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Concord Businessman Charged with High-Tech Worker Visa Fraud

Press Statement
U.S. Department of Justice
Oakland, CA
October 5, 2010


United States Attorney Melinda Haag
Northern District of California

A Concord, California, businessman made his initial appearance in federal court today after being indicted for 11 counts of visa fraud, U.S. Attorney Melinda Haag, and Patrick Durkin, Special Agent In-Charge of the Diplomatic Security Service announced.

According to an indictment filed Sept. 30, 2010, Srinivasa Chennupati made false statements in applications to obtain high-technology worker visas for 11 applicants, in violation of Title 18, United States Code, Section 1546(a). The indictment alleges that Chennupati submitted immigration forms and supporting documentation to the government purporting to have job offers for 11 non-immigrant high-technology workers, when he had no jobs for the non-immigrant workers.

The H-1B high-technology worker visa program requires, among other things, that an American employer certify it has high-technology jobs that cannot be filled by Americans.

Chennupati was arrested today, and was released on a $25,000 bond. His next scheduled court appearance is on Oct. 19 before the Honorable Donna M. Ryu.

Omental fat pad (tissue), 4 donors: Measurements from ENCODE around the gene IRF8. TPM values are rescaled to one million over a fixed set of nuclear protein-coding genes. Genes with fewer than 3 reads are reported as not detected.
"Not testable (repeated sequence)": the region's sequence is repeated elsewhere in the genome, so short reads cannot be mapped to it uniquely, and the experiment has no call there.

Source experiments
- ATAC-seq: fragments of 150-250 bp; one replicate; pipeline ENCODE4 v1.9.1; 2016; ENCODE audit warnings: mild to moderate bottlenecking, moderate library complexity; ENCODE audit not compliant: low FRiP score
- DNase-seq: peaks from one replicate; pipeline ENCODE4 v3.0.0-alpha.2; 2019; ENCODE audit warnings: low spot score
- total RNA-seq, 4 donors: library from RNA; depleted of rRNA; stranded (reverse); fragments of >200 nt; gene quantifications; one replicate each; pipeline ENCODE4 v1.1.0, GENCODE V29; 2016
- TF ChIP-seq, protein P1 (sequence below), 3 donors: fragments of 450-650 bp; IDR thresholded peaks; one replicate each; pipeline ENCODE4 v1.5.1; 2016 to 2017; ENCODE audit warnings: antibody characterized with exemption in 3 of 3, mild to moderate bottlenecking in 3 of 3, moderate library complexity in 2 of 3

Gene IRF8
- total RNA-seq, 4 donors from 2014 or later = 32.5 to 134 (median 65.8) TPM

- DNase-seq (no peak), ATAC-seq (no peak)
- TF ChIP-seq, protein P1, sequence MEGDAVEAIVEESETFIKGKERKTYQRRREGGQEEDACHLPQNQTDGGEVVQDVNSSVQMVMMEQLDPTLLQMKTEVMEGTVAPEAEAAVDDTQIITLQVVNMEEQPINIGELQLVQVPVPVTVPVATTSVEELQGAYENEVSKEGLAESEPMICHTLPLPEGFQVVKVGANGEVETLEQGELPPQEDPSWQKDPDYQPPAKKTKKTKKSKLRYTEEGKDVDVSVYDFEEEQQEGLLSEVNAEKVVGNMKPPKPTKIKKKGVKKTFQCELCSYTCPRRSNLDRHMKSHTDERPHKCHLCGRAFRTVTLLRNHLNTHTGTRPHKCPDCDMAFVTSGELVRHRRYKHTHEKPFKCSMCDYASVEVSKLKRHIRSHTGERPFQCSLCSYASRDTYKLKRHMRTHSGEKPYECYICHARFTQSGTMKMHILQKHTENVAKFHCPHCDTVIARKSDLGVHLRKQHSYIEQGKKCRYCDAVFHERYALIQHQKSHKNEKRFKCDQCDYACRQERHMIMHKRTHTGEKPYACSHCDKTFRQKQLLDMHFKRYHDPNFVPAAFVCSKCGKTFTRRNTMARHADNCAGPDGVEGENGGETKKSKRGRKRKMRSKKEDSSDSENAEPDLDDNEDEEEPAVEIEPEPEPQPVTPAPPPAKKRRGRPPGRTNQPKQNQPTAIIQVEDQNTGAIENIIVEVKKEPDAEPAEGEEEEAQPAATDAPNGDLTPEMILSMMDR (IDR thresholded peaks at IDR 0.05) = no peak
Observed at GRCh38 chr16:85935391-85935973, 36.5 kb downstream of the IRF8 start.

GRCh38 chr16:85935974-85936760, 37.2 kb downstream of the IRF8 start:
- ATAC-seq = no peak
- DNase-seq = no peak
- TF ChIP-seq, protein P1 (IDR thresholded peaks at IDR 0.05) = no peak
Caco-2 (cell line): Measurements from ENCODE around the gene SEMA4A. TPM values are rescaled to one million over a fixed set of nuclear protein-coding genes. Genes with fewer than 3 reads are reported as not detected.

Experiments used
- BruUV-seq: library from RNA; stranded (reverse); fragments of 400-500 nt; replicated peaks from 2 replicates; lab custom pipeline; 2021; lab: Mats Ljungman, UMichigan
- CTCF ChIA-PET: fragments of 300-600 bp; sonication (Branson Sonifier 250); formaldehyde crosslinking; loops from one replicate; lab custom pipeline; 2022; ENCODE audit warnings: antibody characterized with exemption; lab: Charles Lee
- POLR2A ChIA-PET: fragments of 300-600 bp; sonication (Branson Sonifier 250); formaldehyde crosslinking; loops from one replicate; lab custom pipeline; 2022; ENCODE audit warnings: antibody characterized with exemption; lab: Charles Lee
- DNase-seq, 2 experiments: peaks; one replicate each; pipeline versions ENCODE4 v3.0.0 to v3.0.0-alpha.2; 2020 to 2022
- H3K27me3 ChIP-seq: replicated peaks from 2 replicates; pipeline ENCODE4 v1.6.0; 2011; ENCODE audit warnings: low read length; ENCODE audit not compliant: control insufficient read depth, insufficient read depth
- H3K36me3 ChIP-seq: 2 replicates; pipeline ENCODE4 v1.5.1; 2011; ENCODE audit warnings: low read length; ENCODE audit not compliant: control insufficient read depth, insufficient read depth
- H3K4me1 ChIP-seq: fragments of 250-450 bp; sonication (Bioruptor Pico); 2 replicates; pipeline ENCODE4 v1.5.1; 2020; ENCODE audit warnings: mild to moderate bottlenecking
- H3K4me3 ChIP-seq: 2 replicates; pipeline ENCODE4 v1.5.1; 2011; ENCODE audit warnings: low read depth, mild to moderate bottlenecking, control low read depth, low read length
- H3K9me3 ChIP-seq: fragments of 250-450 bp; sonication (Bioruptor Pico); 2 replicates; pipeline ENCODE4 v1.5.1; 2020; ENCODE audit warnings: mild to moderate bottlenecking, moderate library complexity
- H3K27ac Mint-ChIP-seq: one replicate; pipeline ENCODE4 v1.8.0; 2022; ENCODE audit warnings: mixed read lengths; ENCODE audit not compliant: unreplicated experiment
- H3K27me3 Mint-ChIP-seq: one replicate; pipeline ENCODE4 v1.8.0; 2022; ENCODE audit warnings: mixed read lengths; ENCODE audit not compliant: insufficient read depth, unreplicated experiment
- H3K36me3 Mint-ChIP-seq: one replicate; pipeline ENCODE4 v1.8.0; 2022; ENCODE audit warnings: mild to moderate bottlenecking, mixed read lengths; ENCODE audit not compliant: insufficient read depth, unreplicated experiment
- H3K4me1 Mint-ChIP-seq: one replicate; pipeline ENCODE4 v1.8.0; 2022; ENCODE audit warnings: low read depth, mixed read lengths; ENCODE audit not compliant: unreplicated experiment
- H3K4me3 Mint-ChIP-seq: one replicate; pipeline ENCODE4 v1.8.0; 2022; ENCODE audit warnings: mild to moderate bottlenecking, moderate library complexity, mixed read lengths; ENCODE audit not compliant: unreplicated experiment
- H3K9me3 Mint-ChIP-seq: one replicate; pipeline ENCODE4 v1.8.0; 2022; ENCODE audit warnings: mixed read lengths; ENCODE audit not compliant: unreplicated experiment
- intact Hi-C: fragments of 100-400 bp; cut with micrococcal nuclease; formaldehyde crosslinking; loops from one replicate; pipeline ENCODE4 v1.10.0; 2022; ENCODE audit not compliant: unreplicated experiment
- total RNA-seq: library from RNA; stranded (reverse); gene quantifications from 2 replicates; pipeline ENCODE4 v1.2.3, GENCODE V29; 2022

The maximum statutory penalty for visa fraud, in violation of Title 18 U.S.C. § 1546 is 10 years in prison and a $250,000 fine. However, any sentence following conviction would be imposed by the court after consideration of the U.S. Sentencing Guidelines and the federal statute governing the imposition of a sentence, 18 U.S.C. § 3553.

Chinhayi Cadet is the Assistant U. S. Attorney who is prosecuting the case, with the assistance of Jeanne Carstensen. The prosecution is the result of an investigation led by the Diplomatic Security Service’s representative to the Document and Benefit Fraud Task Force (DBFTF) overseen by U.S. Immigration and Customs Enforcement. The DBFTF is a multi-agency task force that coordinates investigations into fraudulent immigration documents. U.S. Citizenship and Immigration Service’s Office of Fraud Detection and National Security also assisted with the investigation.

Anyone with information about false applications for United States entry visas or passports is encouraged to contact the Diplomatic Security Service at (415) 705-1176.

Please note, an indictment contains only allegations against an individual and, as with all defendants, Srinivasa Chennupati must be presumed innocent unless and until proven guilty.


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